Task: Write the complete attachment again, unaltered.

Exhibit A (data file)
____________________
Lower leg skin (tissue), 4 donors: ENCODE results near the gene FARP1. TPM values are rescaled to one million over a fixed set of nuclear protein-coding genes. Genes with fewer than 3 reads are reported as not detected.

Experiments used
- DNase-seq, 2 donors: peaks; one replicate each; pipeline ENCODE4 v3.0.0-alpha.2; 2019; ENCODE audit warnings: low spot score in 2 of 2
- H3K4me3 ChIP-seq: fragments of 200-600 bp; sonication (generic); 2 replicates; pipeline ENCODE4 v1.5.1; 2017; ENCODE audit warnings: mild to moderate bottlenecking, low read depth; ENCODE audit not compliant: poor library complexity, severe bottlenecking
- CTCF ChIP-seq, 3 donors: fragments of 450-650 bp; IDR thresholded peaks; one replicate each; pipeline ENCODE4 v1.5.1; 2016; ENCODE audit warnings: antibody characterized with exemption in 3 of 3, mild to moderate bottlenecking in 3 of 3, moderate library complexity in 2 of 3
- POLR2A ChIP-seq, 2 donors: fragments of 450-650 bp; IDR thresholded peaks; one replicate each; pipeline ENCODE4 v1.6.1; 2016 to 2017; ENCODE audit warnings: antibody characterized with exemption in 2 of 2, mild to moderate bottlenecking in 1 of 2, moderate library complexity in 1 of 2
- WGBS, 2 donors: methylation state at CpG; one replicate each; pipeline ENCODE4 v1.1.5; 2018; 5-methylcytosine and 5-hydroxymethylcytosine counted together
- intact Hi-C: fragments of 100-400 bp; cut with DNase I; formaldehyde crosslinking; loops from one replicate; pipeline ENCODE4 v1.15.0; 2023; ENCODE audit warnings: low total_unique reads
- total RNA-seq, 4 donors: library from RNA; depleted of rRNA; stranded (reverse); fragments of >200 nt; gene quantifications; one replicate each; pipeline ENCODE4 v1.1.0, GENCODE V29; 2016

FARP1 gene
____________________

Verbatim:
Lower leg skin (tissue), 4 donors: ENCODE results near the gene FARP1. TPM values are rescaled to one million over a fixed set of nuclear protein-coding genes. Genes with fewer than 3 reads are reported as not detected.

Experiments used
- DNase-seq, 2 donors: peaks; one replicate each; pipeline ENCODE4 v3.0.0-alpha.2; 2019; ENCODE audit warnings: low spot score in 2 of 2
- H3K4me3 ChIP-seq: fragments of 200-600 bp; sonication (generic); 2 replicates; pipeline ENCODE4 v1.5.1; 2017; ENCODE audit warnings: mild to moderate bottlenecking, low read depth; ENCODE audit not compliant: poor library complexity, severe bottlenecking
- CTCF ChIP-seq, 3 donors: fragments of 450-650 bp; IDR thresholded peaks; one replicate each; pipeline ENCODE4 v1.5.1; 2016; ENCODE audit warnings: antibody characterized with exemption in 3 of 3, mild to moderate bottlenecking in 3 of 3, moderate library complexity in 2 of 3
- POLR2A ChIP-seq, 2 donors: fragments of 450-650 bp; IDR thresholded peaks; one replicate each; pipeline ENCODE4 v1.6.1; 2016 to 2017; ENCODE audit warnings: antibody characterized with exemption in 2 of 2, mild to moderate bottlenecking in 1 of 2, moderate library complexity in 1 of 2
- WGBS, 2 donors: methylation state at CpG; one replicate each; pipeline ENCODE4 v1.1.5; 2018; 5-methylcytosine and 5-hydroxymethylcytosine counted together
- intact Hi-C: fragments of 100-400 bp; cut with DNase I; formaldehyde crosslinking; loops from one replicate; pipeline ENCODE4 v1.15.0; 2023; ENCODE audit warnings: low total_unique reads
- total RNA-seq, 4 donors: library from RNA; depleted of rRNA; stranded (reverse); fragments of >200 nt; gene quantifications; one replicate each; pipeline ENCODE4 v1.1.0, GENCODE V29; 2016

FARP1 gene